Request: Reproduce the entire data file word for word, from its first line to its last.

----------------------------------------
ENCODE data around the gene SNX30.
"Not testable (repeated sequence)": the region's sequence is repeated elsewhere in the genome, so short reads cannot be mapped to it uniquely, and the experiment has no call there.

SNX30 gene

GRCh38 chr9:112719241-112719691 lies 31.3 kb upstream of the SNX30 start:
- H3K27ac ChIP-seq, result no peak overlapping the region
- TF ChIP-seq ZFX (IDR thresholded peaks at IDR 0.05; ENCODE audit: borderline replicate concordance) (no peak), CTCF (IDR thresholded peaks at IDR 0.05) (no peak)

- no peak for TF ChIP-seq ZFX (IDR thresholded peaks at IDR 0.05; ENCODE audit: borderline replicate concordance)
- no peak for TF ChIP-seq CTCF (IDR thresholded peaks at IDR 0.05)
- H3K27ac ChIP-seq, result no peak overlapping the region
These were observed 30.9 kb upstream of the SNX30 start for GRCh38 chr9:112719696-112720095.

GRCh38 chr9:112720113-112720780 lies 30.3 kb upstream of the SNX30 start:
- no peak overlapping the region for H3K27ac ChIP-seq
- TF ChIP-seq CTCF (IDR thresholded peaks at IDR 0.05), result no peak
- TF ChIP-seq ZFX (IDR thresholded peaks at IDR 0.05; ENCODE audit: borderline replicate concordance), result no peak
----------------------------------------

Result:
ENCODE data around the gene SNX30.
"Not testable (repeated sequence)": the region's sequence is repeated elsewhere in the genome, so short reads cannot be mapped to it uniquely, and the experiment has no call there.

SNX30 gene

GRCh38 chr9:112719241-112719691 lies 31.3 kb upstream of the SNX30 start:
- H3K27ac ChIP-seq, result no peak overlapping the region
- TF ChIP-seq ZFX (IDR thresholded peaks at IDR 0.05; ENCODE audit: borderline replicate concordance) (no peak), CTCF (IDR thresholded peaks at IDR 0.05) (no peak)

- no peak for TF ChIP-seq ZFX (IDR thresholded peaks at IDR 0.05; ENCODE audit: borderline replicate concordance)
- no peak for TF ChIP-seq CTCF (IDR thresholded peaks at IDR 0.05)
- H3K27ac ChIP-seq, result no peak overlapping the region
These were observed 30.9 kb upstream of the SNX30 start for GRCh38 chr9:112719696-112720095.

GRCh38 chr9:112720113-112720780 lies 30.3 kb upstream of the SNX30 start:
- no peak overlapping the region for H3K27ac ChIP-seq
- TF ChIP-seq CTCF (IDR thresholded peaks at IDR 0.05), result no peak
- TF ChIP-seq ZFX (IDR thresholded peaks at IDR 0.05; ENCODE audit: borderline replicate concordance), result no peak